Hope Changes Everything conference draws from experts

CARA CHAPMAN/STAFF PHOTOSt. Regis Mohawk Tribal Chief Beverly Cook talks about traumas faced by Native Americans during a panel presentation at the 2017 Hope Changes Everything Conference in Lake Placid. 

LAKE PLACID — This year’s Hope Changes Everything Conference brought together more than 230 people from various disciplines devoted to combating child abuse, exploitation and trafficking.

“It’s exciting, it’s validating, being able to bring education and knowledge and to highlight the work these people are doing,” said Richelle Gregory, executive director of the Clinton County District Attorney’s Child Advocacy Center and 2017 Outstanding Child Advocate of the Year.

The event took place over two days at the Conference Center at Lake Placid and featured 17 speakers who shared their stories and best practices for tackling and understanding cases involving children.

“I’m so grateful and thankful for the people that go out and do this every day with the hope of a better world and maybe making children’s lives a little better,” Gregory said.

‘BEST PRACTICES’

The conference was presented by the Clinton County Child Advocacy Center in collaboration with DA’s offices, social services departments and satellite centers in Clinton, Essex and Franklin counties and the St. Regis Mohawk Tribe.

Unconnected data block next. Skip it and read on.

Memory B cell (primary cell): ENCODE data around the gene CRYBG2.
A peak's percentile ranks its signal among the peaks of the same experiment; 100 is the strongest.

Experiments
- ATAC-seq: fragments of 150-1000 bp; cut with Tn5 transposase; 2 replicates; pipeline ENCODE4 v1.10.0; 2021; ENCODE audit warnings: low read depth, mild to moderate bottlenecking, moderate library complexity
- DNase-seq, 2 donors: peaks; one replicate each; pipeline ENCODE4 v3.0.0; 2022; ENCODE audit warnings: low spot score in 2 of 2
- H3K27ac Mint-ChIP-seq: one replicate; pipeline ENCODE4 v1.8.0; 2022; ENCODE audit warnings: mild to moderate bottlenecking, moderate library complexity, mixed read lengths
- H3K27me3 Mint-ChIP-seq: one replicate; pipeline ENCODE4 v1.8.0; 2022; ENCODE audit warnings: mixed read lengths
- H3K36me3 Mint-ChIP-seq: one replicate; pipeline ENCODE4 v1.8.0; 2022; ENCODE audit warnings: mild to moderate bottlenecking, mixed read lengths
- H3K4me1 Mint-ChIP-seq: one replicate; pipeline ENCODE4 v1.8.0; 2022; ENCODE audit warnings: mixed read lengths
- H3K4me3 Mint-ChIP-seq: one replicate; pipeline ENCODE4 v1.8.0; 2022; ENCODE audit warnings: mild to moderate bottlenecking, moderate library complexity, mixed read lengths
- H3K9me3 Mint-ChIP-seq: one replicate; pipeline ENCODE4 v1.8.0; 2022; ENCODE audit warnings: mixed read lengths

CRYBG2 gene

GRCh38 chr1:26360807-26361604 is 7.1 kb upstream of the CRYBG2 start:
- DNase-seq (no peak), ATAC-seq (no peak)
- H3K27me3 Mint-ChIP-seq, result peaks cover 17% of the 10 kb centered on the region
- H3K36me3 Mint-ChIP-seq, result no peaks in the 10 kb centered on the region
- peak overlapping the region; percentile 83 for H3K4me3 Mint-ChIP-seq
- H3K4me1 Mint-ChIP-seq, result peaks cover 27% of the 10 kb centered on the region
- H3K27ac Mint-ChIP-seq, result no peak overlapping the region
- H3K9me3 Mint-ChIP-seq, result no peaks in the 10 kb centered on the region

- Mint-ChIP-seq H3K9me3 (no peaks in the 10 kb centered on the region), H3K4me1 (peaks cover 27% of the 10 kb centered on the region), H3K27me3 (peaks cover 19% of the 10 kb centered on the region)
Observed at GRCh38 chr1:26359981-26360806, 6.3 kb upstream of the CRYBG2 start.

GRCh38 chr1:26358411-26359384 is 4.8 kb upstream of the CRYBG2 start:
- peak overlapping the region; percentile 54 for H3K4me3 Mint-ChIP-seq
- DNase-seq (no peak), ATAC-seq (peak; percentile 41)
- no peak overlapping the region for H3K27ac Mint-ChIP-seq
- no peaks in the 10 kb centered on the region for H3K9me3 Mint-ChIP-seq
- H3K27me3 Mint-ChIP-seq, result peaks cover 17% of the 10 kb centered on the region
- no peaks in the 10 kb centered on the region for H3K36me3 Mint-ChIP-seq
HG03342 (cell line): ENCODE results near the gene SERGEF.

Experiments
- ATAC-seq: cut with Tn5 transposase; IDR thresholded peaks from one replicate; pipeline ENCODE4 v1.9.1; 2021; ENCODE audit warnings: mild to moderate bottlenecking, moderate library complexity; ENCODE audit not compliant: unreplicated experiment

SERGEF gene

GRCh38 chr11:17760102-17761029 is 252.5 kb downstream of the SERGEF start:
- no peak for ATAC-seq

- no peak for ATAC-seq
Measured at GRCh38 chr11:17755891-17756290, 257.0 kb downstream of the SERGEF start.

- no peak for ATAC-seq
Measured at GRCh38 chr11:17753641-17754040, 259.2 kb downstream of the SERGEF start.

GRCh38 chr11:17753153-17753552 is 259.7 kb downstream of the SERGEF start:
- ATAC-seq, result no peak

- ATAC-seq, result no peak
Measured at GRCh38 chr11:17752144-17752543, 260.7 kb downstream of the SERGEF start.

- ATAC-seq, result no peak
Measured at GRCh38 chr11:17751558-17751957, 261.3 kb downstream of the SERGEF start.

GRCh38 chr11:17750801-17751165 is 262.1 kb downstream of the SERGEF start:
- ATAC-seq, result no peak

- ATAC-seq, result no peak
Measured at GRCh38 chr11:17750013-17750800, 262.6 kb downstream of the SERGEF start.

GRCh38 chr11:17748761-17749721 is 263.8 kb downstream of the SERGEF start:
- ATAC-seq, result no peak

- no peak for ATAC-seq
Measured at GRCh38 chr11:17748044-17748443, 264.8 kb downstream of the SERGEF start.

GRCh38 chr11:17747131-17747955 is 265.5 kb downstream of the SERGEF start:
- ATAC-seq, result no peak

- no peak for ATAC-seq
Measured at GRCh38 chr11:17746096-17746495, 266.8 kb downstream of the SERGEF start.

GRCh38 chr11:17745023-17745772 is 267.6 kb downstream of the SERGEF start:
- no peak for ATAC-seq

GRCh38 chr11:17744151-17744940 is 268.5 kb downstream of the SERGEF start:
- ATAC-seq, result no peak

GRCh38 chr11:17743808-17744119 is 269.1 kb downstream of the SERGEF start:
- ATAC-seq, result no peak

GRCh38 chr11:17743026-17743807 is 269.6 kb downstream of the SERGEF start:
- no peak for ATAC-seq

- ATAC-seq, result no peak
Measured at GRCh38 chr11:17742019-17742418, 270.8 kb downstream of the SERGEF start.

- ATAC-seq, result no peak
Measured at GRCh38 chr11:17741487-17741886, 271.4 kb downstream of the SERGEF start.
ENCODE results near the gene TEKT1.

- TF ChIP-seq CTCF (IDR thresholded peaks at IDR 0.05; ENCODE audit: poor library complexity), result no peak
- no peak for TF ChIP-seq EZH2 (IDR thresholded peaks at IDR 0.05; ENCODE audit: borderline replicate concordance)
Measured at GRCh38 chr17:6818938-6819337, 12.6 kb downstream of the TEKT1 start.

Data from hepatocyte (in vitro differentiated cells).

As the Advocacy Center has grown into a regional operation, Clinton County DA Andrew Wylie’s office has continued to seek and obtain grant funding to allow for events like the conference, he told the Press-Republican.

Working on child abuse and exploitation cases “is one of the toughest jobs in law enforcement and social services,” he said.

“We’re trying to give caseworkers, law enforcement and prosecutors insight into what are the best practices.”

DIFFERENT CULTURES

Among the presentations given at the conference was “Indigenous Persons: Human Trafficking,” given by St. Regis Mohawk Tribal Chief Beverly Cook, Assistant U.S. Attorney Elizabeth Horsman and Clarissa Chailand, deputy commissioner of the tribe’s Social Services Division.

There are more than 560 different tribes in the United States, each with different languages and cultures, Cook said.

The Mohawks are part of the Haudenosaunee Confederacy, a confederation of nations that came together in peace and whose territory once stretched to Ohio and Pennsylvania.

In the wake of European contact, the nations’ territories have been reduced to reservations, and some tribal members were relocated or fled as villages were being burned.

“The Canadian border was arbitrarily placed,” Cook said. “They chose not to pay attention to the way we’ve always lived.”

As a result, the St. Regis Mohawk Tribe has three different governments: a traditional one, which oversees ceremonies, and the Canadian and New York state tribal governments, which are elected systems.

TRAUMA

Indigenous people have faced many adversities, including a shrinking land base, lifestyle changes and wars that pitted them against each other, Cook said.